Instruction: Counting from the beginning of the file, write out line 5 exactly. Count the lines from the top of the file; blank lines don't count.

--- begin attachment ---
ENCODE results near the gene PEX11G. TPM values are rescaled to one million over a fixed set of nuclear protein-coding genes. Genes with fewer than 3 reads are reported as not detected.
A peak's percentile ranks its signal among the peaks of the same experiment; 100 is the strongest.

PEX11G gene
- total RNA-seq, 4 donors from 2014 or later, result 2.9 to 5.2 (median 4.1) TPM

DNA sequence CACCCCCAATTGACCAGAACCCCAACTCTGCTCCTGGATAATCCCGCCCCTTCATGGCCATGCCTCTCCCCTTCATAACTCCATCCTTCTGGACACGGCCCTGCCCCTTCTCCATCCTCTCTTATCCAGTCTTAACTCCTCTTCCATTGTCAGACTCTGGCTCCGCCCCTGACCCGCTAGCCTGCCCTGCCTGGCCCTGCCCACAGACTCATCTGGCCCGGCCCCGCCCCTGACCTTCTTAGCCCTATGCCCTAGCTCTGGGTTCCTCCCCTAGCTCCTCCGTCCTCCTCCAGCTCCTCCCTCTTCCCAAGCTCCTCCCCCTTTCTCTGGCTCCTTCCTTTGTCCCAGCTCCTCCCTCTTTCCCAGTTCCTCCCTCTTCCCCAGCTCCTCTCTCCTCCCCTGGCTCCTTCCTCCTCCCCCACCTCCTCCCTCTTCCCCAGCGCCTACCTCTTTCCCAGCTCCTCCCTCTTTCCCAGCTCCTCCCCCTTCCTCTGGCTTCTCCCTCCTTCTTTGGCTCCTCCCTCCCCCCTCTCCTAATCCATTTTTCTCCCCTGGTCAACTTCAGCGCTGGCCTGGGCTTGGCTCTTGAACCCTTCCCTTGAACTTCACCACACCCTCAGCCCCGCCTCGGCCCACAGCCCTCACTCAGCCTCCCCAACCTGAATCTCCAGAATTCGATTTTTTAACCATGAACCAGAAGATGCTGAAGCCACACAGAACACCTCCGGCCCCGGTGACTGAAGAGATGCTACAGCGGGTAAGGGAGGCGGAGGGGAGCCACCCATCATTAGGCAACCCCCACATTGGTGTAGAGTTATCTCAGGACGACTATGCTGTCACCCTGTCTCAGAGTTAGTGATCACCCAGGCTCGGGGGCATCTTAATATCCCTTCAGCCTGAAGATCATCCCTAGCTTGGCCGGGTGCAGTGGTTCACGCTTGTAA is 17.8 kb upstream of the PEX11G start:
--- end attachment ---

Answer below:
DNA sequence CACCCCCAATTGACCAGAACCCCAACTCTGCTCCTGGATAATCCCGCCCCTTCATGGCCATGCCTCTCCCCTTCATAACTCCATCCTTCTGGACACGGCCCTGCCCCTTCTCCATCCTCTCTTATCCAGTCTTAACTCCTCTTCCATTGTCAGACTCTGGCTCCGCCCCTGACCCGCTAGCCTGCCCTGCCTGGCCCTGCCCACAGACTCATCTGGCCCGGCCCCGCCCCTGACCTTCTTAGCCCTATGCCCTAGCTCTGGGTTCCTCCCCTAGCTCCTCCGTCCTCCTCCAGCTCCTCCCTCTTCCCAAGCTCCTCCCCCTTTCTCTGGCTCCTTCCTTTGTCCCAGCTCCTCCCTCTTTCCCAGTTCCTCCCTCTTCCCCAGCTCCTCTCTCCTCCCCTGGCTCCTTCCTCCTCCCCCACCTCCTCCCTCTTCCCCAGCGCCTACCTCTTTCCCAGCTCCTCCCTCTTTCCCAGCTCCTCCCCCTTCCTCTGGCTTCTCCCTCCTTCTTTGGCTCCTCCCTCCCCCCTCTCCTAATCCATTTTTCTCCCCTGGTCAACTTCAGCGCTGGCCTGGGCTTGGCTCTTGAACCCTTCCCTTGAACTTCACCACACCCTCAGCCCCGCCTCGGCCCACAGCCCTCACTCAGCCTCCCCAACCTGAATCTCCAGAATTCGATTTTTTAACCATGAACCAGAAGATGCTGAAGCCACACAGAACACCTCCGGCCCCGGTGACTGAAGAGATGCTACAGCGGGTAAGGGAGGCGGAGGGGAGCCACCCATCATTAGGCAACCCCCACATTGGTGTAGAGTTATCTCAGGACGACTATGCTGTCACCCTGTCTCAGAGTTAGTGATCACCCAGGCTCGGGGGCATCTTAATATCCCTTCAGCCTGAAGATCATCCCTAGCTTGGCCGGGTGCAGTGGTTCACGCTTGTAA is 17.8 kb upstream of the PEX11G start: